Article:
PSNI to suspend 1972 Claudy bombing investigation

Relatives of nine victims, including three children, ‘frustrated and angry’ at decision

The July 1972 attack on the village of Claudy, Co Londonderry,  left nine people dead, including three children. Photograph: PA

The July 1972 attack on the village of Claudy, Co Londonderry, left nine people dead, including three children. Photograph: PA


A PSNI decision to suspend an investigation into the notorious Claudy bombing that claimed nine lives has left relatives of the victims “frustrated and angry”, it has been claimed.

Northern Ireland Assembly member Tom Elliott, who accompanied the families to a meeting with detectives to discuss the probe in the 1972 attack in Claudy, Co Londonderry, said Police Service of Northern Ireland Chief Constable Matt Baggott owed the relations a full explanation.

The PSNI today confirmed that the investigation into the outrage, which was widely blamed on the IRA even though the organisation never claimed responsibility, was suspended due a lack of evidence.

As well as the nine dead, who included three children, 30 people were injured when three car bombs shattered the tranquility of the quiet village in July 1972 at the height of the Troubles.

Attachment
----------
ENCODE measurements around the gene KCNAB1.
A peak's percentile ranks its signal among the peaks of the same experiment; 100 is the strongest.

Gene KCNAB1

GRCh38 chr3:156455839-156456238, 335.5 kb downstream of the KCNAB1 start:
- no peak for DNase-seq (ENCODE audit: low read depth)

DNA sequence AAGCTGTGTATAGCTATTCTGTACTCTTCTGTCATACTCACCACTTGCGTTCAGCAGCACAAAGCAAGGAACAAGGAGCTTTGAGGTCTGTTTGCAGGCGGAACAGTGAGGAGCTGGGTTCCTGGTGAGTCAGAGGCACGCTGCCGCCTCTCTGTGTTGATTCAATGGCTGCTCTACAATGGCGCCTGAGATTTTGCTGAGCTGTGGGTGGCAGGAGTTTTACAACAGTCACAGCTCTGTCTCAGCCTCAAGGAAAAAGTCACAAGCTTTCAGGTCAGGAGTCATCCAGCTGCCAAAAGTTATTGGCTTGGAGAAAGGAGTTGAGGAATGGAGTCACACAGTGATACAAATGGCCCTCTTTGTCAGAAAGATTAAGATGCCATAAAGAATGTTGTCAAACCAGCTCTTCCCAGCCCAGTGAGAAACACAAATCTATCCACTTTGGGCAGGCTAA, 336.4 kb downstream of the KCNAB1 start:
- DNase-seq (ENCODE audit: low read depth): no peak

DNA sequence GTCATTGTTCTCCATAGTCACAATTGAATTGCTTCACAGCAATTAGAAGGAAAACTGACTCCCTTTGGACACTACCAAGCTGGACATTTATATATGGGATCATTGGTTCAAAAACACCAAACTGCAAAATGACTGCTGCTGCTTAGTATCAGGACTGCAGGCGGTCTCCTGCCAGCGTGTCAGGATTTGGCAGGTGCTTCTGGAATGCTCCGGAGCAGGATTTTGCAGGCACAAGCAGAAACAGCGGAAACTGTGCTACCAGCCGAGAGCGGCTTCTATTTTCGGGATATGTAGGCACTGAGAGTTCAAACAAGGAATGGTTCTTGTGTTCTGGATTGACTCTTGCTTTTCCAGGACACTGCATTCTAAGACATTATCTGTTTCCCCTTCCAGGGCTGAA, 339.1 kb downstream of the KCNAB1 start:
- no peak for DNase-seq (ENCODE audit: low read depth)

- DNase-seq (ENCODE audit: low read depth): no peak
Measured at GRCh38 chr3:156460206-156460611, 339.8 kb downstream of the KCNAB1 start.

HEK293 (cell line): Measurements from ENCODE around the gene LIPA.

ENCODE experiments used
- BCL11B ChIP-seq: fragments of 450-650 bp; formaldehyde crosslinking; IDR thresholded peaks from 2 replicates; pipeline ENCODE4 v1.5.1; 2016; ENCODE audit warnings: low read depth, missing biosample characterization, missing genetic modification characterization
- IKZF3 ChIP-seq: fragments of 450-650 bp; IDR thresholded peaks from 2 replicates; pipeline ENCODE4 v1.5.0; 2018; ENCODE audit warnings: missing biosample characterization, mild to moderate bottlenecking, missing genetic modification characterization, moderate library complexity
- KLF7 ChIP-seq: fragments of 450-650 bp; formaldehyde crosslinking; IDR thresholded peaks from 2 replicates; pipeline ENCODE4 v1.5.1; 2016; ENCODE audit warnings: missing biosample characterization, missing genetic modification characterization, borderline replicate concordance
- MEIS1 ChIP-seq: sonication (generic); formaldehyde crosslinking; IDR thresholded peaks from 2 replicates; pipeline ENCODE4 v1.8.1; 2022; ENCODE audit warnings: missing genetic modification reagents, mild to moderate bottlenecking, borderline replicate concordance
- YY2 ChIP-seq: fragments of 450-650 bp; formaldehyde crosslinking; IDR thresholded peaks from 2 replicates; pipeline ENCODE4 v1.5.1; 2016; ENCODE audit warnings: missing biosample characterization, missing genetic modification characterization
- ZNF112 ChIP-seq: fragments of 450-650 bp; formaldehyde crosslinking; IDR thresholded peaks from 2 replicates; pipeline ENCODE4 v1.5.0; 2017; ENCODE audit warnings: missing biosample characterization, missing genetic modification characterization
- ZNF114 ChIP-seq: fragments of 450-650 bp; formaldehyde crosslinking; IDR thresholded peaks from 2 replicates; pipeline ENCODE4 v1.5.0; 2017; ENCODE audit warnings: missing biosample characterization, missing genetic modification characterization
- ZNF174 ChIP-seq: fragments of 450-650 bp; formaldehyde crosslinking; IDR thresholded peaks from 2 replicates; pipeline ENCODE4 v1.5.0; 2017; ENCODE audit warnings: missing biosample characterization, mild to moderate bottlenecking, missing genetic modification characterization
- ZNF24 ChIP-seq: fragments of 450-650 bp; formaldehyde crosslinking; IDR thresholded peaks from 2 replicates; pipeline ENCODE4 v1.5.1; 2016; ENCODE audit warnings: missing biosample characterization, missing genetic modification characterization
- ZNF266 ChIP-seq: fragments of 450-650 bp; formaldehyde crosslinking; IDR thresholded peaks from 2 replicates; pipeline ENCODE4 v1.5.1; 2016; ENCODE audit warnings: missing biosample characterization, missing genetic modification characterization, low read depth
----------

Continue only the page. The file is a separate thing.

A 2010 report by then Northern Ireland Police Ombudsman Al Hutchinson exposed a damning cover-up between state and church in the wake of the bombing that led to a prime suspect — Catholic priest Father James Chesney — being protected from prosecution.

The cleric has since died but others were suspected of involvement in the attack.

Ulster Unionist Mr Elliott raised concerns that political considerations had continued to influence and undermine the investigation.

“The news that the police have suspended the investigation due to a lack of evidence and information was met with a mixture of frustration and anger,” the Fermanagh and South Tyrone MLA said of the families’ meeting with detectives.

“Claudy is often referred to as the forgotten atrocity.”

He added: “The victims of Claudy deserve an explanation from the chief constable on the handling of this entire case and we will seek an immediate meeting.”

A PSNI spokeswoman said: “Police can confirm that we met with Tom Elliott and members of the families to update them on the investigation and to inform them we have completed our enquiries identified from a review.

“As a result, the investigation is currently suspended until such times as new information or evidence is received.

“Police would continue to appeal to anyone with information to come forward so that the people responsible for this atrocity are brought to justice.”